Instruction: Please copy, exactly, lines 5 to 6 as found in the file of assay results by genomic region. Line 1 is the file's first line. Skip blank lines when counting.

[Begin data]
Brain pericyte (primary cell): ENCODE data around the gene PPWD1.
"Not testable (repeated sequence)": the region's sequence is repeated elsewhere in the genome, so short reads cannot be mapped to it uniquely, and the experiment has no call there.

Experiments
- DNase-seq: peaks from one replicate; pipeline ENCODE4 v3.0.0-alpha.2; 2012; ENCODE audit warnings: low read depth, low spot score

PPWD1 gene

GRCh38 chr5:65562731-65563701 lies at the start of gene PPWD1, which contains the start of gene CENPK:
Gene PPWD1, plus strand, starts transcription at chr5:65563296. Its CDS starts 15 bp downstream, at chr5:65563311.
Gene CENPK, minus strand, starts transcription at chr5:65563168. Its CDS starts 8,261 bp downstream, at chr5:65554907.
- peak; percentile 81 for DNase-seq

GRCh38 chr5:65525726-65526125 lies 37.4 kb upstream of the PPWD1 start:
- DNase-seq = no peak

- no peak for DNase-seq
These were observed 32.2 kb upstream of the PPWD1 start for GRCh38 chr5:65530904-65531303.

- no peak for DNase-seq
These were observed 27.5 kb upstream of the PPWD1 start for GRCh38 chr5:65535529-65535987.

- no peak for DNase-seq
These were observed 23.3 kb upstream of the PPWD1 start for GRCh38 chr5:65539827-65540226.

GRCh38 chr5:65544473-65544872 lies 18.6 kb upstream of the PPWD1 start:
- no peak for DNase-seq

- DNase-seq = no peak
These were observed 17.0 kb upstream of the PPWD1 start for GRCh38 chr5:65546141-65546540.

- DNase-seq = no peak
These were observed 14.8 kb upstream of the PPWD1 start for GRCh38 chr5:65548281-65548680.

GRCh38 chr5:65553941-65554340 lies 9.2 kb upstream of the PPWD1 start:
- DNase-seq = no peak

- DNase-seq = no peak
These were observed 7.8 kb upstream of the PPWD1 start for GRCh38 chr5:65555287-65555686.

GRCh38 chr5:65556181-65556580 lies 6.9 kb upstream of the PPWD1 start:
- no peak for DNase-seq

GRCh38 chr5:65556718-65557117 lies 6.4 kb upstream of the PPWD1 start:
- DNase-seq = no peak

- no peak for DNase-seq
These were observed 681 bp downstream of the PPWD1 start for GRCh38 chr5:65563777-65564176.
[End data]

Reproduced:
PPWD1 gene

GRCh38 chr5:65562731-65563701 lies at the start of gene PPWD1, which contains the start of gene CENPK: